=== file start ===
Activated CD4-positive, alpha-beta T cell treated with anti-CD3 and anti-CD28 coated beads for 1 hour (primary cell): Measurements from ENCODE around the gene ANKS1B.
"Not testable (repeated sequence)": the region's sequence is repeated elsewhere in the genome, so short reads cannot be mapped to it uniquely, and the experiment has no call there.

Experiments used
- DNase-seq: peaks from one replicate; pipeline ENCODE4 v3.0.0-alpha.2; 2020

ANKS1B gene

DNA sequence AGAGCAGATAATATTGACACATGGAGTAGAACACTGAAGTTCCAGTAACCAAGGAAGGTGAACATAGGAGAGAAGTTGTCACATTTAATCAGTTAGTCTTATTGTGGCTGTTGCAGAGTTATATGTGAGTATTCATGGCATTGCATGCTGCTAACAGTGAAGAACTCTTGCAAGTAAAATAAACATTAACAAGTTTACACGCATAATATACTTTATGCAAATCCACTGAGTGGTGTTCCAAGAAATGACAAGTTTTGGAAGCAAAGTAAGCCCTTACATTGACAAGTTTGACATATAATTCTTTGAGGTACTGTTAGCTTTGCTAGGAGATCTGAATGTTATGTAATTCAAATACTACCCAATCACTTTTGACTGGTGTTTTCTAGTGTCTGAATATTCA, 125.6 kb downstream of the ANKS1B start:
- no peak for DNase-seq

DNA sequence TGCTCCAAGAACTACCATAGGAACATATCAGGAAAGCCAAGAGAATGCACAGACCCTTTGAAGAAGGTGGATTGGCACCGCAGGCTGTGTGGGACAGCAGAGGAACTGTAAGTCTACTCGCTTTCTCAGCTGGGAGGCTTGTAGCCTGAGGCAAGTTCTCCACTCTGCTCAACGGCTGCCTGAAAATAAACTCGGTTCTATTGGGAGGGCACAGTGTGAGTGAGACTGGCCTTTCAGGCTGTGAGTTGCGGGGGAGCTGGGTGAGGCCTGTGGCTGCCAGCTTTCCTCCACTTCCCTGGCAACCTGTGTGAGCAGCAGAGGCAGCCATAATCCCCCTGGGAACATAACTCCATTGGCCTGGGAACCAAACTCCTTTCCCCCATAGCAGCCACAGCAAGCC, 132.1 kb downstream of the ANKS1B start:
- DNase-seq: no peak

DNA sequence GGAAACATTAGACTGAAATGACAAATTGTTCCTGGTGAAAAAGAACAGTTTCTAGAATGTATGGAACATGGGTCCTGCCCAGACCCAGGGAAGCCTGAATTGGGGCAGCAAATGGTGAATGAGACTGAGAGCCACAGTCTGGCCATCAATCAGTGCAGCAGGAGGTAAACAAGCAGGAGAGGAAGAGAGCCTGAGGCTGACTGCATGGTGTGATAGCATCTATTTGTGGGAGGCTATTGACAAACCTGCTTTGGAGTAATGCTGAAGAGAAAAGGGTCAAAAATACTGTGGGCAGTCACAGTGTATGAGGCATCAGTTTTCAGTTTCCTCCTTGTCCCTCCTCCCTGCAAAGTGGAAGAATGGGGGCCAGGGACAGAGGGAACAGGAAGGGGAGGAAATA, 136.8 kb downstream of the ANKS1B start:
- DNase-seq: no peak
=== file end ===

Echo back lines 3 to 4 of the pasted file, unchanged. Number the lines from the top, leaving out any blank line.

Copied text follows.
Experiments used
- DNase-seq: peaks from one replicate; pipeline ENCODE4 v3.0.0-alpha.2; 2020